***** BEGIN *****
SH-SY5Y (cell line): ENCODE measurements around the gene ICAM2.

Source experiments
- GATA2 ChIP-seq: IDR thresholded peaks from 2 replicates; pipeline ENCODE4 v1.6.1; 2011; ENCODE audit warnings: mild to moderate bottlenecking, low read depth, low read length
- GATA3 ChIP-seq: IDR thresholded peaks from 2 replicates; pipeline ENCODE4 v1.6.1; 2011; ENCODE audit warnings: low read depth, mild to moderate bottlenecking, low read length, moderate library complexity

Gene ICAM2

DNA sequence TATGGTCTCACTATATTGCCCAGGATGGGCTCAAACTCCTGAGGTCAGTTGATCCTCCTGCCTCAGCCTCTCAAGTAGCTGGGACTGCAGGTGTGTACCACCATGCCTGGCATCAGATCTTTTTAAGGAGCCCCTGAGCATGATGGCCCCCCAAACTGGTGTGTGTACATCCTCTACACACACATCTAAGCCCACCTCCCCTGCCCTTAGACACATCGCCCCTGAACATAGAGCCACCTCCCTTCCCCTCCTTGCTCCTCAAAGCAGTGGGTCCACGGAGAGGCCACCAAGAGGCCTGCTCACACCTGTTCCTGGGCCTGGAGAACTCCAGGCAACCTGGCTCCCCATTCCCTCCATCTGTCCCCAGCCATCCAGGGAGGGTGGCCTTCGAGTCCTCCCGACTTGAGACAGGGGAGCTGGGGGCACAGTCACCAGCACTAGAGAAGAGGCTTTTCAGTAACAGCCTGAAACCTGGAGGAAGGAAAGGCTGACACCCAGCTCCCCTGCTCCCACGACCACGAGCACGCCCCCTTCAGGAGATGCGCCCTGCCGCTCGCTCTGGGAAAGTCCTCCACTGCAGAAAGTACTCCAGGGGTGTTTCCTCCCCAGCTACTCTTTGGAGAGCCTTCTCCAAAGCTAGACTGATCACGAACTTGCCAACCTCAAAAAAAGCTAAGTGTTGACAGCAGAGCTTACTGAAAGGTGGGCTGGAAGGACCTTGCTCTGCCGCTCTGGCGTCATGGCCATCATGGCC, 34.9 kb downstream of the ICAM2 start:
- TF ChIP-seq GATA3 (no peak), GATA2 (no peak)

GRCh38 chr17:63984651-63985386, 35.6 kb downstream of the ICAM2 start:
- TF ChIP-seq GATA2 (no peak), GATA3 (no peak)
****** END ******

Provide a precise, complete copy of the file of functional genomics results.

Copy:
SH-SY5Y (cell line): ENCODE measurements around the gene ICAM2.

Source experiments
- GATA2 ChIP-seq: IDR thresholded peaks from 2 replicates; pipeline ENCODE4 v1.6.1; 2011; ENCODE audit warnings: mild to moderate bottlenecking, low read depth, low read length
- GATA3 ChIP-seq: IDR thresholded peaks from 2 replicates; pipeline ENCODE4 v1.6.1; 2011; ENCODE audit warnings: low read depth, mild to moderate bottlenecking, low read length, moderate library complexity

Gene ICAM2

DNA sequence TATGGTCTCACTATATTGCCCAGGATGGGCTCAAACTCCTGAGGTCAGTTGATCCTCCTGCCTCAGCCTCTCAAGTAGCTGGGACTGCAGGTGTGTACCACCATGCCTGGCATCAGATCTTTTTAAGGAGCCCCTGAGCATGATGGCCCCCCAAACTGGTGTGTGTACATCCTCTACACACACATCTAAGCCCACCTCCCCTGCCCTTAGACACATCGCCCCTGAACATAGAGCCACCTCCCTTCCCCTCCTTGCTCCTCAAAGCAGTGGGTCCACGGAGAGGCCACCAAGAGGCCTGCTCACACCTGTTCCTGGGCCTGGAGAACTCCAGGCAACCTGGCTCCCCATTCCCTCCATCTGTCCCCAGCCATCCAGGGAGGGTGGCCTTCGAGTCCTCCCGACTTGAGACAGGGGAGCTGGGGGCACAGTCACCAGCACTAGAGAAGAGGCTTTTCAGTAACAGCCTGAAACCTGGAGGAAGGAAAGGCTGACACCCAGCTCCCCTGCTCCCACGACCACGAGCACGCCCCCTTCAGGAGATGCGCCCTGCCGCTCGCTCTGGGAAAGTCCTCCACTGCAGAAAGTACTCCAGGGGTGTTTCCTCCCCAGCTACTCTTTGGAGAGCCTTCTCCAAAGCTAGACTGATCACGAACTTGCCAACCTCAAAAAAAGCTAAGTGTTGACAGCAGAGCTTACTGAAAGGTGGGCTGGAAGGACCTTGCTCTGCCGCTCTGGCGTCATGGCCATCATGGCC, 34.9 kb downstream of the ICAM2 start:
- TF ChIP-seq GATA3 (no peak), GATA2 (no peak)

GRCh38 chr17:63984651-63985386, 35.6 kb downstream of the ICAM2 start:
- TF ChIP-seq GATA2 (no peak), GATA3 (no peak)